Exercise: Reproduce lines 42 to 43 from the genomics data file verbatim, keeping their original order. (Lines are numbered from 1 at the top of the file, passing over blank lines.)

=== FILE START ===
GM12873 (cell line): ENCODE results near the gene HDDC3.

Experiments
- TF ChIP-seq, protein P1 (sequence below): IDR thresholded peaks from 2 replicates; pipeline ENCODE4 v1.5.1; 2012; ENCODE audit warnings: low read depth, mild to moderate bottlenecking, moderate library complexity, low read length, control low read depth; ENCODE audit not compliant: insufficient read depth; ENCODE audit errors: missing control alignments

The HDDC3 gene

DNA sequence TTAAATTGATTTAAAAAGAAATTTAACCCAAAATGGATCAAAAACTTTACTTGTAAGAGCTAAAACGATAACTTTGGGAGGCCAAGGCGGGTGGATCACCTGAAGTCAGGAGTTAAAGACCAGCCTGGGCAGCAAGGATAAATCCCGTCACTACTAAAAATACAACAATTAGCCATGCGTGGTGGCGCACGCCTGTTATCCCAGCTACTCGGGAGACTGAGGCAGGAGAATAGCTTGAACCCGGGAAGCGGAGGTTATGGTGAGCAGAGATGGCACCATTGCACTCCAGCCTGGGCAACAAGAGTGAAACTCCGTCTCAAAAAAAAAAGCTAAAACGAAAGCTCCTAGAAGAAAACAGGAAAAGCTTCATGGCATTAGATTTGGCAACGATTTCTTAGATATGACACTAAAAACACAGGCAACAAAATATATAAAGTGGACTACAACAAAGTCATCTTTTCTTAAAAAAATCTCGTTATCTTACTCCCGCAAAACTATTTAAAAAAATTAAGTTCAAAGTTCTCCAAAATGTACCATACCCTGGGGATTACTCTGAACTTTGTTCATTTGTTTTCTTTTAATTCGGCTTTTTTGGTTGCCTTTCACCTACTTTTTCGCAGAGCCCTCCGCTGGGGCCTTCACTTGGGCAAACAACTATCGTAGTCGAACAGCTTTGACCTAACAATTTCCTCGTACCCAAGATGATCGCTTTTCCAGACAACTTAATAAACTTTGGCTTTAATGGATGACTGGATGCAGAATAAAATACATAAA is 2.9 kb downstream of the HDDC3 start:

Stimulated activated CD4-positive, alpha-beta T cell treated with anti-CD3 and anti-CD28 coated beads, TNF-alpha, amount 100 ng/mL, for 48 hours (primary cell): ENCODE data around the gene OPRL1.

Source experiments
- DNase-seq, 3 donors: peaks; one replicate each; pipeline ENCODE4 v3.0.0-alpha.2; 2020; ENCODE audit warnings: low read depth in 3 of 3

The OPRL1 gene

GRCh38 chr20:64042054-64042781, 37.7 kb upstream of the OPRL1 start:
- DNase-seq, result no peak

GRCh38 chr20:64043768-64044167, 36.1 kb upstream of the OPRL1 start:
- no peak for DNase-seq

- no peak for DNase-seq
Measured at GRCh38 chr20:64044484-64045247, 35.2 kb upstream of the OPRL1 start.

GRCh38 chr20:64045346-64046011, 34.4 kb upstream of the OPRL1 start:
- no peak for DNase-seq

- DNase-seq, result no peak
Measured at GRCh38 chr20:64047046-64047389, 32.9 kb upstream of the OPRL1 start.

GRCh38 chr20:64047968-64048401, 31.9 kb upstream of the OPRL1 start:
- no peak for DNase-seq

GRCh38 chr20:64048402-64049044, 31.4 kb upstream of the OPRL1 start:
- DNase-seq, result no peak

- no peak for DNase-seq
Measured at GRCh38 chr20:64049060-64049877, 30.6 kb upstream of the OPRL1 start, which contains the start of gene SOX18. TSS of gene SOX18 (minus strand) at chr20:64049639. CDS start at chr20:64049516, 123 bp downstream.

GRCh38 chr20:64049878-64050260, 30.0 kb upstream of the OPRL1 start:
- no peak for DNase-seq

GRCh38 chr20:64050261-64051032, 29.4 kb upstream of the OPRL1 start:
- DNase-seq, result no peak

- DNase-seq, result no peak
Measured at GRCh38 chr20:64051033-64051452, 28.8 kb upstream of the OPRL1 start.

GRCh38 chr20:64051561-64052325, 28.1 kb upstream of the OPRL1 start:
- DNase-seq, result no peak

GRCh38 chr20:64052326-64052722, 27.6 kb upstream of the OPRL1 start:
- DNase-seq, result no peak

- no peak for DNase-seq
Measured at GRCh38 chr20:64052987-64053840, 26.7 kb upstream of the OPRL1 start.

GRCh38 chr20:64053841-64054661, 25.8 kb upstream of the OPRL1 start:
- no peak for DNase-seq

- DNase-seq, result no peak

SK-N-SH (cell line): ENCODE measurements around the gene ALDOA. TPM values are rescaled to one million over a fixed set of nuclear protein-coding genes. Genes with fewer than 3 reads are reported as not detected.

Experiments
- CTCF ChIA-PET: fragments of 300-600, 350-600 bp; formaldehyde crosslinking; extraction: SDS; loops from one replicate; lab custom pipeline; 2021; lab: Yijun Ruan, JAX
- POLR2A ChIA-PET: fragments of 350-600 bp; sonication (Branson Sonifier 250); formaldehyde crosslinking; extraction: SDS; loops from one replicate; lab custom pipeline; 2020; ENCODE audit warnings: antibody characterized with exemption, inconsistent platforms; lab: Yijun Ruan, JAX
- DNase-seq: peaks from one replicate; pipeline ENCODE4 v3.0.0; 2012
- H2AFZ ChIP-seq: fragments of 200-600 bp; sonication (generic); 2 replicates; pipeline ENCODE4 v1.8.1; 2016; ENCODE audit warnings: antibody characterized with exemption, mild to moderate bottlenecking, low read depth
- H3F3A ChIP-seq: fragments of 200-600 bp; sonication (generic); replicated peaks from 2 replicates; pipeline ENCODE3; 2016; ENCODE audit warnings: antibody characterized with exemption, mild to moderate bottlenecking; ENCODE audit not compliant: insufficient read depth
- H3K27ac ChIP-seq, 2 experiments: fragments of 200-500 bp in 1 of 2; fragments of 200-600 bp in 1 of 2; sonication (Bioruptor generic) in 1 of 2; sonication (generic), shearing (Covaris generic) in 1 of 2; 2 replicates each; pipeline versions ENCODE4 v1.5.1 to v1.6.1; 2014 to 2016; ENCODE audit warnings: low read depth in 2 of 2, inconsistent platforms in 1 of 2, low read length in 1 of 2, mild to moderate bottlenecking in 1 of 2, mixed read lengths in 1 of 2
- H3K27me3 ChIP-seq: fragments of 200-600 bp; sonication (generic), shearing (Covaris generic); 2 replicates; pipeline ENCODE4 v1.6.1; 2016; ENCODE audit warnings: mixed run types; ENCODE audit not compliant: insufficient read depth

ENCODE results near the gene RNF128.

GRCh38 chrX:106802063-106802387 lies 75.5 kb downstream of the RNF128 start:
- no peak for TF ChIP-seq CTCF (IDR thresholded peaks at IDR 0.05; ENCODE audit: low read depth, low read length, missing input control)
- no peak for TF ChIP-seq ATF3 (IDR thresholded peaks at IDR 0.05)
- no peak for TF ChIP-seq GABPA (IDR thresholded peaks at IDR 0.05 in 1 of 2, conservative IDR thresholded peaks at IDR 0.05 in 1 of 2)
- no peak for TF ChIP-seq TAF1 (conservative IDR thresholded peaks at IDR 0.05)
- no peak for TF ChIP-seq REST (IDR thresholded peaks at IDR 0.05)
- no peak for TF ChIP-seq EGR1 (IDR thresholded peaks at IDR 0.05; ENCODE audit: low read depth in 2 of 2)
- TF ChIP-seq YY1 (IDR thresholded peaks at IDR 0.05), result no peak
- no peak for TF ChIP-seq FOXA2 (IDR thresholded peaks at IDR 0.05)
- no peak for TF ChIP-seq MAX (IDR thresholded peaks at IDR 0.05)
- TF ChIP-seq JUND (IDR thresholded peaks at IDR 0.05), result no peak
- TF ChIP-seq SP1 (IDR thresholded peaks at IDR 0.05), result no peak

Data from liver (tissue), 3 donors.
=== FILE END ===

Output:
Experiments
- CTCF ChIA-PET: fragments of 300-600, 350-600 bp; formaldehyde crosslinking; extraction: SDS; loops from one replicate; lab custom pipeline; 2021; lab: Yijun Ruan, JAX